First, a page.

The Kennecott Mine and company town were named after the Kennicott Glacier, but they missed the spelling by a letter. It gets confusing trying to keep it straight. Copper ore was discovered here in 1900, and a rush soon started. Eventually, Kennecott would have five mines operating, but by 1938 operations had shut down. During that time span, the mines produced over 4.6 million tons of copper ore, and gross revenues of $200 million. I’m not sure what that dollar amount would add up to today. The Kennecott Mines are now a National Historic Landmark District.

McCarthy, Alaska in 1915
McCarthy Hardware in 2011

The population of McCarthy in 1920 was 127. By 2010 it had dropped to 28.

Some of the mines like Jumbo can be hiked to, and the green of copper ore can still be seen in the rocks around the area.

Fishing the Copper and Chitina Rivers is an Alaskan tradition, going back millenniums. Dipnetting for salmon is restricted to Alaska residents, but I can tell you that it is an adventure like no other.

If you want a park that you can disappear into, Wrangell-St Elias may just be the place for you. 2018 saw only 79,450 to the nation’s largest park. Like Alaska in general, that’s a lot of elbow room.

Find your Park!

Veniaminof goes Orange

Mount Veniaminof; Photo credit: AVO/Allan Lerner

Mount Veniaminof, which is located on the Alaska Peninsula, erupted last Thursday. The ash plume that exploded from the volcano did not reach 10,000 feet. Veniaminof last erupted in the fall of 2018.

Mount Veniaminof is a rather active stratovolcano, having erupted at least 14 times in the past 200 years. It is surrounded by a 25 square mile ice field. According to the National Park Service, the glacier is the only one known in North America with an active volcano at its center.

Image credit: AVO/Hannah Dietterich

As of 7 March, Veniaminof continued to show an ash plume via satellite imagery. Mount Veniaminof rarely shows itself for the camera. The volcano is visible only one or two days a year, the rest of the time, Veniaminof is shrouded in clouds and fog.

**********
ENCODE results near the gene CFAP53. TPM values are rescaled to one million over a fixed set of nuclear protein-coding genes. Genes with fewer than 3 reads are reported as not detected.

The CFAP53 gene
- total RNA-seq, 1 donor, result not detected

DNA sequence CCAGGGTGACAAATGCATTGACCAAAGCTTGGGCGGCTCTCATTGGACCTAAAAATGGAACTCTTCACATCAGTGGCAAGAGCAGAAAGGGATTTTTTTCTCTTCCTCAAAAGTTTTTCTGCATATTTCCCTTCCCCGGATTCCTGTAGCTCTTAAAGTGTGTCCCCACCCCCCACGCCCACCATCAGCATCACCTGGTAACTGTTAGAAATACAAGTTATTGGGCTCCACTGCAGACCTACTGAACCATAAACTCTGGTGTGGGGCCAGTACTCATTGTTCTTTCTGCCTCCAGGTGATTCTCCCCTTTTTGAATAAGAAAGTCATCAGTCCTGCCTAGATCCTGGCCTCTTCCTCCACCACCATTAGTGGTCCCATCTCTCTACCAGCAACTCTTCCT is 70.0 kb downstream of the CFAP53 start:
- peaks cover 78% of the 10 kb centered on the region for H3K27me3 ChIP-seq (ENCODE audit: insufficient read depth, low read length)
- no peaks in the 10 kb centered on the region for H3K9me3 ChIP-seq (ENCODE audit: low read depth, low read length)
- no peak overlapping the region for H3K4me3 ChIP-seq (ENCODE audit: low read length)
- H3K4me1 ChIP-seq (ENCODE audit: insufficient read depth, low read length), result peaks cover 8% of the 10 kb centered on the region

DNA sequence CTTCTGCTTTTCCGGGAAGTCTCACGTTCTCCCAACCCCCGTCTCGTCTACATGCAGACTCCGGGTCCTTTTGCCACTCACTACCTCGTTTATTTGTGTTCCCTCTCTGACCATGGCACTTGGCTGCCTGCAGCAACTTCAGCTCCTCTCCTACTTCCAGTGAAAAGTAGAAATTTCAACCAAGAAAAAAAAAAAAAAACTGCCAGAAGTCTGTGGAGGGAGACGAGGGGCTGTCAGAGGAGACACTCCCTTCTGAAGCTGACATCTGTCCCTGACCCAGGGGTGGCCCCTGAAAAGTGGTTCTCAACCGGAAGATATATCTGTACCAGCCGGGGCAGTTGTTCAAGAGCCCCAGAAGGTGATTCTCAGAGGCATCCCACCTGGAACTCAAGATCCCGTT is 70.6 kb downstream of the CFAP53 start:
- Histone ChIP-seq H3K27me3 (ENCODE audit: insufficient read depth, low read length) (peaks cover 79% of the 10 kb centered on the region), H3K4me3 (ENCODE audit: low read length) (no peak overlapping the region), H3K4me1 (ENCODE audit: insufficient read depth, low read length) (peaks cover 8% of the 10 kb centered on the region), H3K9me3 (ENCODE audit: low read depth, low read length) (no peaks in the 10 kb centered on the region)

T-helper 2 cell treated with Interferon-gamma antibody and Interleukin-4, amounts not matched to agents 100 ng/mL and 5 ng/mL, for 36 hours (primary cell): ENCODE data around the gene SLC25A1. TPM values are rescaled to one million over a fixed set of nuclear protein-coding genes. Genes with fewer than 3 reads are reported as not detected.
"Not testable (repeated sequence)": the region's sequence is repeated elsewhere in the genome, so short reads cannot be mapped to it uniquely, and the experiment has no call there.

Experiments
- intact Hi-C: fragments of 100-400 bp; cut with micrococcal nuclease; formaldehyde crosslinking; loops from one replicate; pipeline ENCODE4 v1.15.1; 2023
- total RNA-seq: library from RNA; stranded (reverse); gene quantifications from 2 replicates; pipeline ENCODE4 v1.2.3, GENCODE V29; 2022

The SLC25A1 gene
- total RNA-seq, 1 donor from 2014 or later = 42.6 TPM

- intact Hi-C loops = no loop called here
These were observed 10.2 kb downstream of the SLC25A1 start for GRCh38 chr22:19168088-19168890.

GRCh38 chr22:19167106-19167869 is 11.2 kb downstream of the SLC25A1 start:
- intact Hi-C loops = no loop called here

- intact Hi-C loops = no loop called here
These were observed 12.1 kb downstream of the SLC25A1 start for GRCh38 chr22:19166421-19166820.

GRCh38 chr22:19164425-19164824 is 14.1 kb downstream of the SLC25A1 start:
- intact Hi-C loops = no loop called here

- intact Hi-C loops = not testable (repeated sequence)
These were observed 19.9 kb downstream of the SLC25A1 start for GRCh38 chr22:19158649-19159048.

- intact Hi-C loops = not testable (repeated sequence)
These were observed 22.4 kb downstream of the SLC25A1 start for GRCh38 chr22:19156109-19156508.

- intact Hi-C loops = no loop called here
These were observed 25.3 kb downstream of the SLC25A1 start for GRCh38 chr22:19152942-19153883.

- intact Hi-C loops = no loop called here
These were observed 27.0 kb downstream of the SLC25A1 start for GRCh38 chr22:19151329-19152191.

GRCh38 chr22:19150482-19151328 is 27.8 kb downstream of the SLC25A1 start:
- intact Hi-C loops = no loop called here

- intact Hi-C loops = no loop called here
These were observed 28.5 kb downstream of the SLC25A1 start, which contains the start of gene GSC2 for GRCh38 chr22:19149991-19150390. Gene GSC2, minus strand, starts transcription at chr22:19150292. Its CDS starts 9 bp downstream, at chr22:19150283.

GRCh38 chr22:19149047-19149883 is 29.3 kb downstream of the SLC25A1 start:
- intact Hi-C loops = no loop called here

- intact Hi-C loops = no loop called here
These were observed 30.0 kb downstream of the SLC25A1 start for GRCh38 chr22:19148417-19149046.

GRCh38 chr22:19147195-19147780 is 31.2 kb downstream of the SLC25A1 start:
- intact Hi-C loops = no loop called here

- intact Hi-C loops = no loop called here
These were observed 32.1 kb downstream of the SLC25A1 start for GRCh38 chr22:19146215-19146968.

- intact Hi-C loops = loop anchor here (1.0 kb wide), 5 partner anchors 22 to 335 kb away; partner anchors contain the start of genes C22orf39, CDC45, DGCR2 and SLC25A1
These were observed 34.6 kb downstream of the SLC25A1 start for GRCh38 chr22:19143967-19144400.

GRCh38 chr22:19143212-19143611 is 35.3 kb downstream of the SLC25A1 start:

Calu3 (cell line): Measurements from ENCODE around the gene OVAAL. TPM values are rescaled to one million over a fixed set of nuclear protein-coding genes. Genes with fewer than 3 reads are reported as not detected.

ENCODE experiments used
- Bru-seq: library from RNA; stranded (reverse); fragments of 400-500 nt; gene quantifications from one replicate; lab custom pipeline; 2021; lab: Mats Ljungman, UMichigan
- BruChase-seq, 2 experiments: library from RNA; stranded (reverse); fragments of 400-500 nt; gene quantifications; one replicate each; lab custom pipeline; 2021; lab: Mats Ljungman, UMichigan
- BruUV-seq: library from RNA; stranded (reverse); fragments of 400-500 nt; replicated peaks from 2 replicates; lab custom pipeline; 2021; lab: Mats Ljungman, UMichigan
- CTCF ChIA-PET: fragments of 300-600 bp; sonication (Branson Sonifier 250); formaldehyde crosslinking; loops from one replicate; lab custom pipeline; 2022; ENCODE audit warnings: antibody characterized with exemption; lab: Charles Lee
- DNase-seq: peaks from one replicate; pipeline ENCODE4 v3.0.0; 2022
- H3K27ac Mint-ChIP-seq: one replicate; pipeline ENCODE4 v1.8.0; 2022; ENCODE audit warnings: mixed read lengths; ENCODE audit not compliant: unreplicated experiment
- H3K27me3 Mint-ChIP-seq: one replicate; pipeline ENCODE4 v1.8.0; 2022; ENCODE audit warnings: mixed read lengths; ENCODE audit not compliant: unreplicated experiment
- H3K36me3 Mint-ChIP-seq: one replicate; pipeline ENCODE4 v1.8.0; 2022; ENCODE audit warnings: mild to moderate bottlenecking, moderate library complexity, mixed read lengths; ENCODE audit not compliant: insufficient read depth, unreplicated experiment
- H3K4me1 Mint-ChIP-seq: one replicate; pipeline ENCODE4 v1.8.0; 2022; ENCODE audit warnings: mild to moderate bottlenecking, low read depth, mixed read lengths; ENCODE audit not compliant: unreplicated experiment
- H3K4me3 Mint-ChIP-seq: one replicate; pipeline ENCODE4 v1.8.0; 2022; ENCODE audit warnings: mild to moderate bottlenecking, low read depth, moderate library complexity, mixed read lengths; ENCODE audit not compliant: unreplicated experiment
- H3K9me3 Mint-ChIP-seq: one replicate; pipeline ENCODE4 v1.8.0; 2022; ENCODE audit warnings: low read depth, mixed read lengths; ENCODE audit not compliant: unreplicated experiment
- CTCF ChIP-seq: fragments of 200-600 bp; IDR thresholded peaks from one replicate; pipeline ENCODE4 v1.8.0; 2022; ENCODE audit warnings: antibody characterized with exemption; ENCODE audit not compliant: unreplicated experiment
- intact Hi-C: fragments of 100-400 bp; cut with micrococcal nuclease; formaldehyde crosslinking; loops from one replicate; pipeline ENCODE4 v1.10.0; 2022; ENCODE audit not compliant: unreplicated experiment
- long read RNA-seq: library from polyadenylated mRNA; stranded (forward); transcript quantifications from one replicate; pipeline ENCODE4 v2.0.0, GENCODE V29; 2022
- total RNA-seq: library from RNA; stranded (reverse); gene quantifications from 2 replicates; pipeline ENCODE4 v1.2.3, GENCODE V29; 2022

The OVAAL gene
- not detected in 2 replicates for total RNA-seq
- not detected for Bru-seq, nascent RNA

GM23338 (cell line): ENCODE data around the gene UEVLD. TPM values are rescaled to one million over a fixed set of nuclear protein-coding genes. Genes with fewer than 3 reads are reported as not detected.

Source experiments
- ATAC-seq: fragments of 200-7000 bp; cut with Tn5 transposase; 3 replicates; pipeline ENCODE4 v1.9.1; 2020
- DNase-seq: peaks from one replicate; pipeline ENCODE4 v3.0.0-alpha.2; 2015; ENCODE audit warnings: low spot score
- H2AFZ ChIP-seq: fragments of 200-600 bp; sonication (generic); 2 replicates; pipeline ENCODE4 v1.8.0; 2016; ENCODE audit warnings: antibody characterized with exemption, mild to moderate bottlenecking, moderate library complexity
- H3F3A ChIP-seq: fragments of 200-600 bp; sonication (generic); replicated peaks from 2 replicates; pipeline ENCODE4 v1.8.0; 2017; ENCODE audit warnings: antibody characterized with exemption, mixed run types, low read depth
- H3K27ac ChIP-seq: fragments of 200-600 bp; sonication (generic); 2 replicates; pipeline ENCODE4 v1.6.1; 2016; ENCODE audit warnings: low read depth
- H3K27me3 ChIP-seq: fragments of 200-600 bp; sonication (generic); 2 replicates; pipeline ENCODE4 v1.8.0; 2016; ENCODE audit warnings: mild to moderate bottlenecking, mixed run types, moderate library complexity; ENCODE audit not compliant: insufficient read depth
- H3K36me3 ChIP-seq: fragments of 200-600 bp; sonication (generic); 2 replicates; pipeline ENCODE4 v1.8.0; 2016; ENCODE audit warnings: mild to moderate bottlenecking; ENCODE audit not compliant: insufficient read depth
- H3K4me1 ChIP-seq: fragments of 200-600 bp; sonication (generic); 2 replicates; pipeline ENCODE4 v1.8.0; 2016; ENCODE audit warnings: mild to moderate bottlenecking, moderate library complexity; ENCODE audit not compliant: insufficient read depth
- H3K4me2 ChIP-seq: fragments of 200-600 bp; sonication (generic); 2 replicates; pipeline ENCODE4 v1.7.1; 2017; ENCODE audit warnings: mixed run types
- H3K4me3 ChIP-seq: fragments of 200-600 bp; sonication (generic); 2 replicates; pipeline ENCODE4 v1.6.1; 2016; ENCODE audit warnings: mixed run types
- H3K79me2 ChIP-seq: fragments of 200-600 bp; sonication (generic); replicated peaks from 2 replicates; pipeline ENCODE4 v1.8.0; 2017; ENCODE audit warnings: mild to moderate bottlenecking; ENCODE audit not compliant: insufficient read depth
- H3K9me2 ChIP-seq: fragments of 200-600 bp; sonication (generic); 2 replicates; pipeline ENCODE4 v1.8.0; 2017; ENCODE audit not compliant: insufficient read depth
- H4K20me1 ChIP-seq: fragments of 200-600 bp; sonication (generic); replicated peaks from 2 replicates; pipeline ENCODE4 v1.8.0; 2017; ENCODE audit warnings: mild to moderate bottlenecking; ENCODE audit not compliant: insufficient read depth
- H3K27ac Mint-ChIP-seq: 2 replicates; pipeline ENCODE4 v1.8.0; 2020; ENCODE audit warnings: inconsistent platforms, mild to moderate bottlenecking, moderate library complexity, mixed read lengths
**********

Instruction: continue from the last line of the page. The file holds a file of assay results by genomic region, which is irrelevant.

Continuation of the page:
Mount Shishaldin

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The Shishaldin Volcano on Unimak Island; Photo credit: USGS

Mount Shishaldin, which is one of the most beautiful and perfectly cone-shaped volcanos on the Aleutian Chain, has been restless since July 2019, with several short burst eruptions.  At the end of December, temperature elevations were measured at its summit, and seismic activity had increased substantially.

This past Friday morning, Shishaldin erupted, sending ash five miles into the air.  Volcanic lightning, and the glow of lava near the summit, could be seen from Cold Bay.

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Shishaldin from high; Photo credit: AVO

At an elevation of 9373′, Mount Shishaldin is the highest peak in the Aleutians.  Shishaldin is relatively young, with its cone less than 10,000 years old, although remnants of an ancestral volcano can be found on Unimak.

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Mount Shishaldin, postcard image, circa 1910; Photo credit: J.E. Thwaites

The first known ascent of Shishaldin happened in 1932, when G. Peterson and two others, made the climb to the summit.  It is widely understood, that native Aleuts and visiting Russians certainly made the climb previously, but their ascents were not documented.

Local climbers are known to still make the climb to Shishaldin’s summit, then ski back  down its flank.


Mount Veniaminof


Mount Veniaminof letting off some steam, 25 September 2018; Photo credit: AVO/Mari Peterson

Mount Veniaminof, the glacier covered volcano on the Alaska Peninsula, has been erupting since early September. The Alaska Volcano Observatory reports that lava is still flowing from the caldera this week. The volcano last erupted in 2013.


ESA Sentinel-2 image of Veniaminof, showing lava flow on the south flank of the volcano. Photo credit: AVO/USGS

Veniaminof sent a plume of ash, 13,000′ into the air in late November, but that action has come to a stop, at least for now.

Currently joining Veniaminof on AVO’s Orange Alert List, is the seemingly always active Mount Cleveland.